Ahdom v. Lopez et al

Filing 232

FINDINGS and RECOMMENDATIONS to grant Defendants' Motion for terminating sanctions 224 and deny Plaintiff's Motion to compel 230 signed by Magistrate Judge Barbara A. McAuliffe on 3/8/2018. Referred to Judge Anthony W. Ishii; Objections to F&R's due within 14-Days. (Lundstrom, T)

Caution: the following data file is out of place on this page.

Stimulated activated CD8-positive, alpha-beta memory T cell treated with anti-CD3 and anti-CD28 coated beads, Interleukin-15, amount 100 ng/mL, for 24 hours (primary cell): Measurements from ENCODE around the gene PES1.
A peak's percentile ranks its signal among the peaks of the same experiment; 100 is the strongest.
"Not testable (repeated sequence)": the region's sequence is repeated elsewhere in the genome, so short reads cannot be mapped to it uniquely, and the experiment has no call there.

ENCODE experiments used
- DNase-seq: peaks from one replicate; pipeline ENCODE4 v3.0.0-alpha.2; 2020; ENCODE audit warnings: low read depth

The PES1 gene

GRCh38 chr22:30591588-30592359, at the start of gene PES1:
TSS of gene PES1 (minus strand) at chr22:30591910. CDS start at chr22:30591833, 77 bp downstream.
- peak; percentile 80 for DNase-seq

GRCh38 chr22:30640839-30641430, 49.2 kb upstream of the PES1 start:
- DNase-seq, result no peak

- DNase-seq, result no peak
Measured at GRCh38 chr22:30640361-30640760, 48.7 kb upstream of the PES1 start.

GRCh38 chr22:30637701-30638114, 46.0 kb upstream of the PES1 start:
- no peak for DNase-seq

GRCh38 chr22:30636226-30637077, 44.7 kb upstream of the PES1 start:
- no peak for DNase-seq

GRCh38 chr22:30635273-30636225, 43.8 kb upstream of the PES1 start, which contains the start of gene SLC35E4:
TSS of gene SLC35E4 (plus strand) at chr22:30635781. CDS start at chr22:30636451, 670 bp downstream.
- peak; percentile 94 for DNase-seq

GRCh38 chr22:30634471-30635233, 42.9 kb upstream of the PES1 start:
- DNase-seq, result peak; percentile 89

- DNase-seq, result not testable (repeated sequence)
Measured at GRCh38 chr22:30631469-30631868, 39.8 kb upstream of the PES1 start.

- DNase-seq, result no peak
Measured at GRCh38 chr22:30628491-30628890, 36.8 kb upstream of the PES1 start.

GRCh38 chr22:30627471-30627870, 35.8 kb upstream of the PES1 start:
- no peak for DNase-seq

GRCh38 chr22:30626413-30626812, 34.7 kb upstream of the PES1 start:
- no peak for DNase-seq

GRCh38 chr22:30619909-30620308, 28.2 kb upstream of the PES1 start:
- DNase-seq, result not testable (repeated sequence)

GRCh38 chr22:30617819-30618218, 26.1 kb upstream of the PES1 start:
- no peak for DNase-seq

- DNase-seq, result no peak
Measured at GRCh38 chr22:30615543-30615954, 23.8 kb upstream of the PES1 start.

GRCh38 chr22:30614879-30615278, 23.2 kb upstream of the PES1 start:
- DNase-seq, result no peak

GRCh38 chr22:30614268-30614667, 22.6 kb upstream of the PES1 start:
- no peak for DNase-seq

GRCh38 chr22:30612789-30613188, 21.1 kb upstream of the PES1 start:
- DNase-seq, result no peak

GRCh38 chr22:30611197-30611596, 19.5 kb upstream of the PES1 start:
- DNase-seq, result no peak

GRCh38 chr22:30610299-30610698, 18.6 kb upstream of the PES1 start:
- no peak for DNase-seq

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1 2 3 4 5 6 7 8 UNITED STATES DISTRICT COURT 9 EASTERN DISTRICT OF CALIFORNIA 10 11 BILAL AHDOM, 12 Plaintiff, 13 14 Case No. 1:09-cv-01874-AWI-BAM (PC) FINDINGS AND RECOMMENDATIONS TO GRANT DEFENDANTS’ MOTION FOR TERMINATING SANCTIONS AND DENY PLAINTIFF’S MOTION TO COMPEL v. LOPEZ, et al., (ECF Nos. 224, 230) 15 Defendants. FOURTEEN (14) DAY DEADLINE 16 Findings and Recommendations 17 18 19 I. Background Plaintiff Bilal Ahdom (“Plaintiff”) is a state prisoner proceeding pro se and in forma 20 pauperis in this civil rights action pursuant to 42 U.S.C. § 1983. This action was initiated on 21 October 26, 2009, and proceeds on Plaintiff’s claims against Defendants Schaefer, Araich, Chen, 22 Shittu, and Ashby (collectively, “Defendants”) for deliberate indifference to serious medical 23 needs in violation of the Eighth Amendment. This matter was referred to a United States 24 Magistrate Judge pursuant to 28 U.S.C. § 636(b)(1)(B) and Local Rule 302. 25 A. Summary of Allegations 26 This action arises out of events occurring in 2008 for deliberate indifference to serious 27 medical needs by Defendants. Plaintiff alleges deliberate indifference by Defendant Schaefer, 28 from October 5, 2008 through November 2008, for denial of a request for an accommodation for 1 1 a lower tier cell or an ADA cell. Plaintiff alleges Defendant Araich denied Plaintiff medication 2 during the period of May 2008 to September 2008. Plaintiff alleges Defendant Chen also denied 3 medication and failed to provide treatment during this same time period of May 2008 to 4 September 2008. Plaintiff alleges that Defendant Shittu denied pain medication, failed to provide 5 treatment, and failed to provide a lower tier chrono during May 2008 through November 2008. 6 Plaintiff alleges that Defendant Ashby refused to issue any medical chrono when it was 7 Defendant Ashby’s own medical opinion that it was medically necessary. 8 B. Overview of the Discovery 9 Following several screenings of the complaint and a round of motions to dismiss, 10 Defendants began discovery in January 2013. (ECF No. 67, Motion to Compel.) Defendants 11 propounded requests for production of documents, interrogatories and requests for admissions 12 seeking documents, facts and witnesses which support Plaintiff’s claims. Plaintiff responded, and 13 finding Plaintiff’s responses inadequate, Defendants moved to compel on March 25, 2013 on the 14 grounds that Plaintiff provided incomplete and evasive responses, unmeritorious objections, and 15 in some instances, failed to provide any response at all. (Id.) Defendants also moved for 16 sanctions. About the same time as the Motion to Compel was pending, Defendants filed a Motion 17 to Dismiss. The Motion to Dismiss resulted in a Second Amended Complaint on August 29, 18 2013, (ECF No. 77), and another round of Motions to Dismiss followed challenging the Second 19 Amended Complaint. (ECF No. 79.) While those motions were pending, Plaintiff sought, and 20 was granted, leave to file a Third Amended Complaint, which was filed on November 18, 2013. 21 (ECF No. 90.) 22 By the time of the Third Amended Complaint was filed, the discovery requests and the 23 motions to compel had been pending for eight months. At no time during this eight month 24 period, did Plaintiff attempt to supplement, revise or modify his discovery requests which were 25 the subject of the pending Motion to Compel. 26 The Third Amended Complaint also resulted in a round of Motions to Dismiss. (ECF 27 Nos. 94–96.) While those motions were pending, the Court denied without prejudice the Motion 28 to Compel on February 27, 2014 on the grounds that based on the unsettled nature of the 2 1 operative complaint and the absence of a scheduling order, the Court found it appropriate to deny 2 the pending discovery motion without prejudice. (ECF No. 105.) While the latest Motions to 3 Dismiss were pending, from December 2013 to October 2015, Plaintiff did not attempt to 4 supplement, revise or modify his discovery requests which had been the subject of the pending 5 Motion to Compel. 6 Once the pleadings were settled in October 2015, (ECF No. 152), and Defendants 7 answered the Third Amended Complaint in October 2015, (ECF Nos. 154–156), the Court issued 8 a new scheduling order. Defendants then re-propounded the discovery: the interrogatories, the 9 requests for documents, and requests for admissions on Plaintiff in or around January 2016. (ECF 10 No. 170-1.) On February 17, 2016, counsel for Defendant Ashby took Plaintiff’s deposition, but 11 at his deposition, Plaintiff refused to answer any question on the grounds of the Fifth Amendment 12 right against self-incrimination. 13 On February 25, 2016, defense counsel spoke to Plaintiff by telephone regarding his 14 responses to Defendants’ discovery.1 Plaintiff refused to answer, indicating that he would not 15 respond to any questions unless ordered to do so by the Court. Plaintiff also invoked his Fifth 16 Amendment right against self-incrimination in response to any further questions regarding 17 discovery. (ECF No. 172-2, Hennes Decl. at ¶ 5.) Based on Plaintiff’s response, Defendants 18 filed various motions to compel and a renewed motion to determine the sufficiency of Plaintiff’s 19 answers or objections in February 2016. (ECF Nos. 170–173.) The Court ordered Plaintiff to 20 respond to the motions to compel, and following some delay, on October 17, 2016, Plaintiff filed 21 a statement asserting that he posed “no opposition to the [defendants’] motion to compel 22 discovery.” (ECF No. 190.) 23 24 On August 17, 2017, the Court issued three orders resolving three of the pending discovery motions. (ECF Nos. 199, 200, 201.) Within thirty (30) days from service of those 25 1 26 27 28 For instance, to each and every interrogatory, Plaintiff’s written response states, “Responding Party objects to this interrogatory on the basis that it seeks irrelevant information, is not reasonably calculated to lead to the discovery of admissible evidence; it is overly broad; burdensome; compound; lacks foundation; and based upon these objections, Responding Party cannot respond to this request.” (ECF No. 173-2, p. 24–45.) For each and every Request for Production of Documents, Plaintiff responded with the same litany of objections and stated he has no responsive documents in his possession. (ECF No. 173-2, p. 60–67.) 3 1 orders, Plaintiff was ordered to: (1) serve amended answers to Defendant Shittu’s Requests for 2 Admissions, Set One, Numbers 1–9 and 12–18; (2) serve responses, without objections, to 3 Defendant Shittu’s Request for Admissions, Set Two, and Interrogatories, Set Two; (3) serve 4 supplemental responses to Defendants Chen, Araich, and Schaefer’s Interrogatories Nos. 3–12; 5 (4) serve supplemental responses to Defendant Shittu’s Interrogatories Nos. 1–9, and 12–18; and 6 (5) serve supplemental responses to Defendants’ Request for Production of Documents 3–10 and 7 13–21. (Id.) 8 On August 22, 2017, the Court issued an order regarding the final pending discovery 9 motion, requiring Plaintiff, within thirty (30) days from service of that order, to serve Defendant 10 Ashby with supplemental responses to Interrogatories 1, 2, 5–8, and 10–15, without objections, 11 and supplemental responses to Requests for Production of Documents 1–7 and 9. (ECF No. 202.) 12 Following two extensions of time, Plaintiff’s responses to Defendant Ashby were due on 13 or before November 27, 2017. (ECF No. 211.) Following three extensions of time, Plaintiff’s 14 responses to Defendants Shittu, Chen, and Araich were due on or before January 8, 2018. (ECF 15 No. 218.) 16 In response to the Court’s order requiring the parties to notify the Court whether a 17 settlement conference would be beneficial, all parties expressed an interest in settlement 18 discussions. (ECF Nos. 213–216.) However, Defendants sought full discovery responses from 19 Plaintiff prior to any settlement conference. In light of Plaintiff’s outstanding responses, the 20 Court held a telephonic status conference on December 14, 2017. (ECF No. 218.) 21 At the telephonic status conference, the Court heard from the parties regarding the status 22 of Plaintiff’s discovery responses. Counsel for Defendant Ashby indicated that partial responses 23 had been received, and Plaintiff represented that the remaining responses would be mailed to 24 counsel shortly. With respect to the discovery responses outstanding for Defendants Schaefer, 25 Shittu, Araich, and Chen, Plaintiff indicated that he did not anticipate requiring any future 26 extensions of time beyond the current January 8, 2018 deadline. As discussed on the record, the 27 Court cautioned Plaintiff that no further extensions of time to respond to Defendants’ discovery 28 requests would be granted and explained what he must do. A further telephonic status conference 4 1 was set for February 8, 2018. 2 On January 8, 2018, Plaintiff filed with the Court and served on Defendants his responses 3 to the pending discovery requests. (ECF No. 222.) On January 16, 2018, Defendants Araich, 4 Chen, and Shittu filed a motion for sanctions. (ECF No. 224.) The motion was joined by 5 Defendant Schaefer. (ECF No. 225.) In lieu of rescheduling the status conference, the Court set 6 a telephonic hearing in order to hear oral argument on the motion for sanctions. 7 Plaintiff filed his opposition on February 12, 2018, (ECF No. 227), and Defendants filed 8 their replies on February 14, 2018, (ECF Nos. 228, 229). On February 26, 2018, Plaintiff filed a 9 motion to compel, seeking a Court order commanding the Defendants or their agents to provide 10 Plaintiff with access to his medical records, or to provide Plaintiff with legal representation. 11 (ECF No. 230.) 12 The above summarizes merely part of the proceedings in this case. The docket currently 13 stands at 231 entries. While this case has been pending, Plaintiff has filed two interlocutory 14 appeals, three requests for preliminary injunction or temporary restraining orders, and for each 15 event which imposed a deadline on him, multiple motions and multiple requests for extension of 16 time. (ECF Nos. 11, 18, 34, 41, 44, 57, 71, 75, 81, 85, 86, 97, 98, 103, 132, 142, 145, 147, 149, 17 203, 206, 208, 210, 216, 217.) Since the time this case was filed in 2009, through multiple 18 rounds of motions to dismiss, two interlocutory appeals, multiple requests for injunctions and 25 19 requests for extension of time, Plaintiff has yet to “produce a single document.” It is against a 20 backdrop, of delay, evasiveness and prejudice to the Defendants, as described below, that the 21 Court issues these findings and recommendations. 22 II. Discussion 23 A. Motion for Sanctions 24 Defendants move for terminating sanctions on the grounds that Plaintiff has evaded 25 properly responding to Defendants’ discovery requests for over four years. In support of this 26 contention, Defendants cite to the numerous discovery requests propounded on Plaintiff since 27 2013, including interrogatories, requests for production of documents, and requests for admission. 28 (See ECF Nos. 171-2 and 173-2.) At no time has Plaintiff served compliant discovery responses. 5 1 Plaintiff has repeatedly sought extensions of time to provide those responses. Defendants argue 2 that upon finally serving his discovery responses, after the Court’s orders on August 17, 2017, 3 Plaintiff has continued to provide non-responsive or meandering answers to many of Defendants’ 4 requests for admission and interrogatories, and has failed to produce or identify a single document 5 in response to Defendants’ requests for production. (See ECF No. 224-1.) 6 In opposition, Plaintiff argues that while he admits that he mistakenly aligned some of his 7 responses to the wrong set of interrogatories or requests for admission, these mistakes can be 8 corrected, if he is given the opportunity.2 In addition, Plaintiff argues that he has responded to all 9 of Defendants’ requests for production of documents honestly and to the best of his abilities. 10 Plaintiff explains that, due to several prison transfers within the past 11 months, unanswered 11 requests to review his medical documents, limitations on the amount of property inmates can 12 possess, and property confiscations, he is unable to find and produce documents responsive to the 13 requests. Instead, he answered Defendants’ discovery requests by providing lengthy, detailed 14 narratives describing the events that transpired on the dates in question. In addition, Plaintiff 15 states that his repeated requests for extensions of time demonstrate his intention to act in good 16 faith, as he identified factors out of his control that would prevent him from meeting the Court’s 17 deadlines. (ECF No. 227.) In reply, Defendants reiterate that Plaintiff’s responses are blatantly insufficient, and he 18 19 has made no efforts to correct any of the identified mistakes in his opposition. In addition, 20 Defendants argue that Plaintiff has made no indication that he has attempted to obtain any of the 21 documents, from his own medical file, necessary to support his claims, and apparently lacks any 22 personal knowledge regarding the factual basis for his lawsuit. (ECF Nos. 228, 229.) 23 A telephonic hearing was held on March 6, 2018. Plaintiff and counsel for all Defendants 24 appeared and argument was heard on the record. 25 /// 26 /// 27 2 28 The Court notes that Plaintiff appears to have misaligned his answers with the questions in some of his discovery responses. The Court does not consider this mistake as a ground for issuing sanctions. 6 1 B. 2 Broad sanctions may be imposed against a person or party for failure to obey a prior court Legal Standard 3 order compelling discovery. Rule 37(b)(2) of the Federal Rules of Civil Procedure provides that 4 if a party fails to obey an order to provide or permit discovery, the Court may issue further just 5 orders, which may include prohibiting the disobedient party from supporting or opposing 6 designated claims or defenses, or from introducing designated matters in evidence. Fed. R. Civ. 7 P. 37(b)(2)(A). The Court also may dismiss the action or proceeding in whole or in part. Id. 8 Dismissal and default are such drastic remedies, they may be ordered only in extreme 9 circumstances—i.e., willful disobedience or bad faith. In re Exxon Valdez, 102 F.3d 429, 432 10 (9th Cir. 1996). Even a single willful violation may suffice depending on the circumstances. 11 Valley Eng’rs Inc. v. Elec. Eng’g Co., 158 F.3d 1051, 1056 (9th Cir. 1998) (dishonest 12 concealment of critical evidence justified dismissal).3 13 Additionally, Local Rule 110 provides that “[f]ailure . . . of a party to comply . . . with any 14 order of the Court may be grounds for imposition by the Court of any and all sanctions . . . within 15 the inherent power of the Court.” District courts have the inherent power to control their dockets 16 and “[i]n the exercise of that power they may impose sanctions including, where appropriate, . . . 17 dismissal.” Thompson v. Hous. Auth., 782 F.2d 829, 831 (9th Cir. 1986). Terminating sanctions 18 may be warranted where “discovery violations threaten to interfere with the rightful decision of 19 the case.” Conn. Gen. Life Ins. Co. v. New Images of Beverly Hills, 482 F.3d 1091, 1097 (9th 20 Cir. 2007). 21 C. 22 The Court Finds that Plaintiff has Acted in Bad Faith 1. 23 Plaintiff Withheld Key Information in Long-Outstanding Discovery This action has been pending since October 2009, and Plaintiff shows little interest in 24 expeditiously complying with this Court’s discovery orders or fulfilling his discovery 25 obligations.4 The original discovery period in this action opened in 2012. (ECF No. 39.) In 26 3 27 28 The dismissal sanction is not limited to claims against the defendant who propounded the discovery. The court has discretion to order dismissal against all defendants prejudiced by plaintiffs’ discovery violations (e.g., where one was relying on discovery efforts undertaken by the other). Payne v. Exxon Corp., 121 F. 3d 503, 510 (9th Cir. 1997). 4 A party has an obligation to respond to discovery regardless of whether a court has compelled responses. A party 7 1 2013, the Defendants propounded discovery and then re-propounded substantially the same (if not 2 identical) questions in 2016. For instance, Request for Production of Doc. No. 5 in the set 3 propounded in 2013, (ECF No. 67-3, p. 61), is the same as Request for Production of Doc No. 5 4 propounded in 2016, (ECF No. 173-2, p. 50), (“All documents . . . which show, evidence, or 5 mention that, between May 24, 2008 and September 11, 2008, you complained to Defendant 6 Chen that your pain medication were ineffective, and that Chen failed to act . . .”) and Request for 7 Production of Doc. No. 13 in the set propounded in 2013, (ECF No. 67-3, p. 64), is the same as 8 Request for Production of Doc. No. 13 (ECF No. 173-2, p. 53), propounded in 2016 (“All 9 documents . . . which show, evidence or mention that the incision site on your back, relating to 10 your back surgery on May 1, 2008, became infected . . .”). These document requests, along with 11 the Interrogatories, show that Plaintiff has known of the information that Defendants would seek 12 since 2013. At no time, until after the Court’s Order in August 2017, did Plaintiff attempt to 13 respond (other than by way of objections). Plaintiff’s discovery obligation under the Federal Rules of Civil Procedure does not 14 15 permit him to abdicate his responsibility to respond to properly propounded and pending 16 discovery. Plaintiff has known since 2013 that he would be required to answer the discovery— 17 yet Plaintiff never answered the discovery.5 The discovery was propounded on two separate 18 occasions—in 2013 and 2016—yet Plaintiff never answered the discovery. Two motions to 19 compel—years apart—alerted Plaintiff that court intervention would be required. Yet, Plaintiff 20 never answered the discovery. As Defendants have noted: “Not a single document has been 21 produced.” Thus, Defendants have been unable to prepare a defense because they do not have 22 basic factual information and documentary support of Plaintiff’s claims. 23 While discovery had been pending, and rather than respond, Plaintiff engaged in fruitless 24 and unmeritorious interlocutory appeals and attempts to restrain conduct—none of which was 25 successful. Plaintiff long ago told Defendants he would not respond to discovery without a Court 26 27 has an obligation to conduct a reasonable inquiry into the factual basis of his responses to discovery. Hartline v. Nat’l Univ., No. 2:14-CV-00635-KJM-AC, 2018 WL 1014611, at *3 (E.D. Cal. Feb. 22, 2018). 5 28 Plaintiff responded to discovery by objecting and provided no substantive responses. (See ECF No. 173-2, p. 24−45.) 8 1 2 3 order, and never did, and continues to not respond even with a Court order. 2. Plaintiff’s Many Excuses for Failure to Comply are Not Credible Plaintiff offers many excuses why he was unable to produce documents or adequately 4 answer the discovery. He was transferred to different institutions, he was put in administrative 5 segregation, he submitted several requests to review his medical file for the documents but has 6 been obstructed, and his documents were confiscated or destroyed by custody staff. (See ECF 7 No.. 277, p. 4.) 8 9 The Court does not find Plaintiff’s excuses credible. Plaintiff argues that he has been transferred to different institutions, but that excuse simply is not true. The Court’s docket does 10 not reflect, as it must, a change of address for Plaintiff (even between Corcoran and SATF). 11 Local Rule 183 requires a person appearing in pro per to keep the Court informed of any 12 institution changes and the Court’s docket does not show any transfers. At oral argument on 13 March 6, 2018, when the Court asked Plaintiff about the “transfers,” Plaintiff back-tracked off 14 this excuse and said he only meant that he was put in administrative segregation and he did not 15 mean an institution change. However, Plaintiff’s opposition papers state that “within the past 11 16 months Plaintiff has been transferred twice between prisons.” (Id.) The Court does not find this 17 excuse credible. 18 Plaintiff argues that he was put in administrative segregation and/or his property was 19 confiscated such that he no longer has the documents to support his claims. Again, this excuse is 20 not supported by Plaintiff’s prior representations to the Court. Over the life of this case, Plaintiff 21 has requested extension of time approximately 25 different times. In none of these requests did 22 he state that he was in administrative segregation or that his property had been confiscated. (See 23 e.g., ECF No. 98 (extension of time needed because of limited ADA law library equipment and 24 insufficient time to research); ECF No. 142 (unavailable inmate paralegals, law library access and 25 health reasons); ECF No. 203 (inadequate prison law library, ADA law library resources, 26 insufficient time to search for responses, and documents are in possession of CDCR); ECF No. 27 206 (ADA facilities unavailable, law library unavailable; has not had adequate time to search the 28 documents in CDCR’s possession); ECF No. 210 (inadequate or limited access to law library, 9 1 ADA computers in adequate, prison locked down, can’t print, responses are on ADA computer.)) 2 Rather than the new proffered excuse of “confiscated documents,” Plaintiff previously 3 represented to the Court that he has not had sufficient time to review his own records, or that he 4 has not had sufficient access to the law library or the ADA computers. At oral argument on 5 March 6, when the Court asked Plaintiff about why he did not include any mention of 6 “confiscated” documents in his requests to the Court, he again back-tracked and said it was a 7 “mistake” for not mentioning it. In reviewing the dozens of requests for extensions of time by 8 Plaintiff, the Court finds that Plaintiff has had no difficulty asserting any number of reasons for 9 delay. Plaintiff knows exactly how to say what his problem is and what he wants. The fact that 10 he never mentioned that he was placed in administrative segregation and his property confiscated 11 is not credible to the Court. 12 Despite the ample time he was provided, it appears that Plaintiff has failed to obtain or 13 review his own medical file at any time in the eight plus years this case has been pending. 14 Plaintiff blames prison custody staff for the failure to review documents—he argues in his 15 opposition that he put in requests to review his medical records, and the requests were never 16 returned, (ECF No. 227, p. 11), or the procedure for reviewing his medical records changed and 17 he could not get the documents delivered to his cell. Plaintiff argues in his pending motion to 18 compel that “between 2015 and late 2017” he has attempted to request a review of his medical 19 records and repeatedly received no response. 20 Again, the Court does not find this excuse credible. The exhibits attached, purportedly 21 requesting review of his medical file, are dated January and February 2018. (ECF No. 230.) 22 Plaintiff provides no evidentiary support for his claim that he asked to look at his medical file 23 prior to 2018. The Court does not find it credible that Plaintiff, in fact, made any such request or 24 attempted in any fashion to review his medical file. Indeed, this lack of review comports with 25 Plaintiff’s responses to Defense counsel (Plaintiff’s refusal to submit responses or answer 26 questions without a court order) and his most recent responses to the document requests, which is 27 that Defendant should “go find it yourself.” (ECF No. 222, Plaintiff’s responses (“All 28 Documents . . . may be found in Plaintiff’s medical file. Plaintiff is not in possession of any 10 1 document that may pertain to this POD request might be found in Plaintiff’s medical file; which 2 is available to defense counsel.”))6 In addition, the Court notes that Plaintiff’s approximately 25 requests for extensions of 3 4 time to respond to events in this case, including discovery, make no mention of having trouble or 5 requiring assistance in obtaining access to his medical records. (ECF Nos. 11, 18, 34, 41, 44, 57, 6 71, 75, 81, 85, 86, 97, 98, 103, 132, 142, 145, 147, 149, 203, 206, 208, 210, 216, 217.) Rather, 7 Plaintiff states that he has not had sufficient time to review his records, or that he has not had 8 sufficient access to the law library or the ADA computers. Again, Plaintiff knows exactly how to 9 say what his problem is and what he wants. The Court notes that the requests to review his 10 medical file were submitted after the Court granted Defendants’ motions to compel Plaintiff’s 11 responses and after the December 14, 2017 hearing. It appears that Plaintiff made no attempt to 12 review his own medical records in order to respond to Defendants’ discovery requests prior to 13 2018—some eight plus years after this case was filed. 14 In short, the Court does not find Plaintiff credible and his actions, as evidenced by the 15 docket entries, have been dilatory and obstructive. Accordingly, the Court finds that Plaintiff’s 16 conduct is in bad faith. Plaintiff has failed to provide the Court with an explanation for his failure 17 to provide sufficient responses to Defendants’ discovery requests over the prior four years. The 18 Court finds that Plaintiff’s unjustified failure to participate in discovery constitutes willful and 19 bad faith disregard for the discovery process and this Court’s orders. 20 D. Terminating Sanctions are Appropriate 21 In determining whether to dismiss an action, the Court must consider several factors: 22 (1) the public’s interest in expeditious resolution of litigation; (2) the Court’s need to manage its 23 docket; (3) the risk of prejudice to the defendants; (4) the public policy favoring disposition of 24 cases on their merits; and (5) the availability of less drastic sanctions. Henderson v. Duncan, 779 25 F.2d 1421, 1423 (9th Cir. 1986); Carey v. King, 856 F.2d 1439, 1440 (9th Cir. 1988). The 26 amount of prejudice resulting from the discovery violations and the availability of less drastic 27 6 28 At a prior hearing on December 14, 2017, the Court carefully explained Plaintiff’s discovery obligations and the need to respond and produce documents. 11 1 sanctions are said to be “key factors.” Wanderer v. Johnston, 910 F2d 652, 656 (9th Cir. 1990). 2 Here, the first two factors, the public’s interest in expeditious resolution of litigation and 3 the Court’s need to manage its docket, weigh in favor of dismissal. See Yourish v. Cal. 4 Amplifier, 191 F.3d 983, 990 (9th Cir. 1999) (“[T]he public’s interest in expeditious resolution of 5 litigation always favors dismissal.”). This case has been pending since 2009. It has more than 6 230 docket entries in what should be a relatively straightforward deliberate indifference claim. 7 But even with so many docket entries, the case is mired in a longstanding discovery dispute 8 which should have been resolved by Plaintiff’s fully compliant answers. Defendants are entitled 9 to know the facts upon which Plaintiff bases his claims and the documents which support his 10 claims. Since nearly the inception, Plaintiff has consistently failed to advance his case, and 11 instead, has engaged in dilatory and evasive tactics, including unmeritorious interlocutory appeals 12 and requests for restraining orders. This case has become an undue consumption and waste of 13 limited judicial resources to manage and address Plaintiff’s filings. Plaintiff was repeatedly 14 warned that “Plaintiff is cautioned that his failure to timely comply with this order and respond to 15 written discovery may result in monetary sanctions, evidentiary sanctions or dismissal of this 16 action.” (See e.g., ECF No. 200, p. 4.) This Court has not lost sight of the strong interest in 17 resolving cases on the merits. But even this strong interest in deciding cases on the merits cannot 18 override a litigant’s conduct in refusing to abide by court orders, insisting on multiplying the 19 proceedings, and wasting judicial resources. As detailed throughout these findings and 20 recommendations, and as is located throughout the docket in the case, the Court has devoted 21 inordinate amounts of time to deal with what should be limited-in-scope claims. 22 The third factor, risk of prejudice to Defendants, also weighs in favor of dismissal. There 23 is a rebuttable presumption of prejudice to a defendant that arises when a plaintiff unreasonably 24 delays litigation. In re Eisen, 31 F.3d 1447, 1452–53 (9th Cir. 1994). “To prove prejudice, a 25 defendant must establish that plaintiff’s actions impaired defendant’s ability to proceed to trial or 26 threatened to interfere with the rightful decision of the case.” Pagtalunan v. Galaza, 291 F.3d 27 639, 642 (9th Cir. 2002) (citing Malone v. U.S. Postal Serv., 833 F.2d 128, 131 (9th Cir. 1987). 28 The risk of prejudice is considered in relation to plaintiff’s reason for defaulting. Id. (citing 12 1 2 Yourish v. Cal. Amplifier, 191 F.3d 983, 991 (9th Cir. 1999)). Plaintiff’s failure to respond to the discovery requests, or to produce even a single 3 document in response to Defendants’ requests for production, since the beginning of this case, 4 substantially hinders Defendants’ ability to investigate and defend against his allegations, 5 particularly in light of the time that has elapsed since the information was first requested, and 6 since the events in this case transpired. Now, nine years into this case and over four years since 7 first requested, Defendants are no further along in learning the evidence which supports 8 Plaintiff’s claims than when the case was filed. As a result of Plaintiff's conduct, Defendants 9 have been forced to expend time and resources attempting to secure his cooperation by filing 10 motions (including the instant Motion for Sanctions). At oral argument, Defendants expanded 11 upon the prejudice. Defendant Schaefer has had a significant health issues for which she is 12 undergoing treatment and counsel expressed her concern about the seriousness of the condition. 13 The inability to fully defend the case as the result of health issues, coupled with the delay, is 14 prejudicial to Defendants. 15 The fourth factor—public policy favoring disposition of cases on their merits—is greatly 16 outweighed by the factors in favor of dismissal discussed herein. When a case has stalled or is 17 unreasonably delayed by a party’s failure to comply with deadlines and discovery obligations, the 18 case cannot move toward resolution on the merits. Thus, the fourth factor—public policy 19 favoring disposition of cases on their merits—is not compelling when it is thwarted by the 20 Plaintiff’s dilatory and evasive conduct. 21 Finally, the Court considered lesser sanctions, but no lesser sanction is warranted. 22 Evidentiary sanctions would be ineffective, as Plaintiff would still be able to testify to 23 information that he has withheld and the Court would have no practical way of excluding such 24 testimony. Monetary sanctions are worthless because of Plaintiff’s in forma pauperis status. He 25 would likely be unable to pay any monetary sanctions, making such sanctions of little use. The 26 Court repeatedly admonished Plaintiff about his discovery obligations, and issued several 27 warnings about the consequences of continued noncompliance. 28 Thus, the Court finds that there are no other, lesser sanctions that would be satisfactory or 13 1 effective. The Ninth Circuit has explained that “[a] district court need not exhaust every sanction 2 short of dismissal before finally dismissing a case, but must explore possible and meaningful 3 alternatives.” Henderson v. Duncan, 779 F.2d 1421, 1424 (9th Cir.1986). Here, Plaintiff has 4 known that these discovery requests were pending since 2013, then re-propounded in 2016 and 5 remained pending for another year without any kind of answer by Plaintiff. Most recently in 6 2016, Plaintiff was initially provided more than sufficient time to respond to the discovery 7 requests, both before and after the filing of Defendants’ second set of motions to compel, and 8 Plaintiff was finally warned that he would not be provided with further extensions. (ECF No. 9 219, p. 2.) In granting the motions to compel, the Court also warned Plaintiff that his failure to 10 comply could result in sanctions that could range all the way up to dismissal of this case. (ECF 11 No. 200, p. 4.) The Court’s warning to a party that failure to obey the Court’s order will result in 12 dismissal can satisfy the “consideration of alternatives” requirement. Ferdik v. Bonzelet, 963 13 F.2d 1258, 1262 (citing Malone, 833 at 132–33; Henderson v. Duncan, 779 F.2d 1421, 1424 (9th 14 Cir. 1986)). Given the ample time Plaintiff has had to provide appropriate discovery responses, 15 his failure to produce any documents in response to Defendants’ requests for production, his 16 inability to explain his failure to obtain or review his own medical files during the pendency of 17 this action, and the substantial prejudice to the Defendants, the Court finds that lesser sanctions 18 would be ineffective and insufficient to address Plaintiff’s willful behavior and bad faith. 19 For these reasons, the undersigned finds that terminating sanctions are justified and 20 recommends granting Defendants’ motion. 21 III. 22 23 Conclusion and Recommendations Accordingly, the Court HEREBY RECOMMENDS as follows: 1. Defendants’ motion for terminating sanctions, (ECF No. 224), be granted and this action 24 dismissed for failure to comply with a court order. See Fed. R. Civ. P. 16(f); Fed. R. Civ. 25 P. 37(b)(2)(A)(v); Fed. R. Civ. P. 41(b); L.R. 110; and 26 2. Plaintiff’s motion to compel, (ECF No. 230), be denied as moot. 27 28 These Findings and Recommendation will be submitted to the United States District Judge 14 1 assigned to the case, pursuant to the provisions of Title 28 U.S.C. § 636(b)(l). Within fourteen 2 (14) days after being served with these Findings and Recommendation, the parties may file 3 written objections with the court. The document should be captioned “Objections to Magistrate 4 Judge’s Findings and Recommendation.” The parties are advised that failure to file objections 5 within the specified time may result in the waiver of the “right to challenge the magistrate’s 6 factual findings” on appeal. Wilkerson v. Wheeler, 772 F.3d 834, 839 (9th Cir. 2014) (citing 7 Baxter v. Sullivan, 923 F.2d 1391, 1394 (9th Cir. 1991)). 8 9 10 11 IT IS SO ORDERED. Dated: /s/ Barbara March 8, 2018 A. McAuliffe _ UNITED STATES MAGISTRATE JUDGE 12 13 14 15 16 17 18 19 20 21 22 23 24 25 26 27 28 15